In his limited defense, there was no shortage of people on these boards egging him on. 

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On 8/3/2019 at 10:29 PM, Harry Seaward said:

But if they haven't violated your rights.....

The terms for what you are is "vexatious litigant".  I'm guessing that eventually a company with deep pockets, like Midland, is going to tire of your harassment.  Especially because you are publicly mocking them for going easy on you, and are almost certainly violating NDAs.

Should I have just rolled over and paid?  Or, better yet, have been forced into a Ch13 plan that would have eaten up every last cent of disposable income I'd have?

In the end, it's a business decision.  Midland backed down because they knew I'd cost them far more than the pennies on the dollar they spent on my accounts.  Just like it was a business decision to default on my cards. 

Call me a vexatious litigant...that's fine.  At least I'm doing something about my credit issues instead of just rolling over to the JDB's and (nearly as evil) BK attorneys. Yes, one must exercise a degree of caution before actually filing suit, and I always do.  I've never faced any sort of sanctions motion, nor have I ever had attorneys fees awarded against me.

The bottom line is that getting oneself out if a credit mess involves being aggressive.  Period.  I got myself out of the infamous NAF/MBNA/Wolpoff & Abramson mess years ago by being relentlessly aggressive.  I got myself out of a potentially huge Amex judgment by being aggressive.  Didn't get a win there, but very decent monthly payments I can manage.  Otherwise my wages would have been garnished and there would be a lien on my property.

One can 'play nice' and get stomped on. I choose to fight.  Between about a dozen credit-related lawsuits and arbitrations, in addition to misc. other companies like my cell phone provider, cable, Samsung (tv warranty dispute), I've yet to have one less than positive outcome.  No, I haven't always won, but the end result has been significantly better than had I done nothing.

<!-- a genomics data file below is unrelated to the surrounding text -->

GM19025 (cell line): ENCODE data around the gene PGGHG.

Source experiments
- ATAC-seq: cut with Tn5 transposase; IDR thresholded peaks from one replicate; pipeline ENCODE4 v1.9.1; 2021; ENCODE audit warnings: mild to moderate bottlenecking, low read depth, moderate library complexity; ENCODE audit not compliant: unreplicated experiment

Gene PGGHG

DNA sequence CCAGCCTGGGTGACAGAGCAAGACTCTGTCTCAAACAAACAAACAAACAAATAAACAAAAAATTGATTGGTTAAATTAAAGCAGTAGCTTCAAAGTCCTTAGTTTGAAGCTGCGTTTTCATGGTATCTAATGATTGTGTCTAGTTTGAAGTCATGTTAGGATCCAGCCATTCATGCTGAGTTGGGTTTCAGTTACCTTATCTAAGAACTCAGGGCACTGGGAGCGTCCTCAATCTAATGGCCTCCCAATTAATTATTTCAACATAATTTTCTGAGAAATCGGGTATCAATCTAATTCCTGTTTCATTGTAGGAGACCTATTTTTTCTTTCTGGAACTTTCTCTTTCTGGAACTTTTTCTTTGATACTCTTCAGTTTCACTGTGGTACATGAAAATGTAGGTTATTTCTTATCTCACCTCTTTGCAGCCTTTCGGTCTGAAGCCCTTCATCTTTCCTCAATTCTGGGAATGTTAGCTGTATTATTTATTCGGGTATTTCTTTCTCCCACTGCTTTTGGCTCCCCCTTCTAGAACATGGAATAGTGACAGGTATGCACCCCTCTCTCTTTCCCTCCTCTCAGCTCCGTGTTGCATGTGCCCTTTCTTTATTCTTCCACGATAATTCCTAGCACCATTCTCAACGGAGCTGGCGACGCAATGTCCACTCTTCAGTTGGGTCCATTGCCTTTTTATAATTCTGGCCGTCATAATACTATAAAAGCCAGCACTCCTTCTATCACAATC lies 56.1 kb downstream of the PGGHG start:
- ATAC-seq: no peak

Bottom line is that being aggressive pays (not to mention, it's an adrenaline rush).  The Arb card alone is a huge part of that.

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On 8/3/2019 at 8:45 PM, BV80 said:

The FDCPA is not a mechanism for matters governed elsewhere by state and federal law.

Maybe sometimes it is.  State law governs the procedural defense of statute of limitations.  Yet a defendant isn't limited merely to asserting the SOL as an affirmative defense, she also can file an FDCPA complaint - many of which have been successful.

 

On 8/3/2019 at 8:45 PM, BV80 said:

 Bentrud v. Bowman, Heintz, Boscia & Vician, P.C.,794 F.3d 871, 875 (7th Cir. 2015).

Arbitration in credit card agreements is governed by the FAA (“governed elsewhere by state and federal law”).

As I've mentioned before, the Bentrud opinion states ,  "If Bentrud is concerned about Bowman-Heintz resuming litigation after he elected arbitration—a procedural oddity, at worst—his remedy sounds in breach of contract".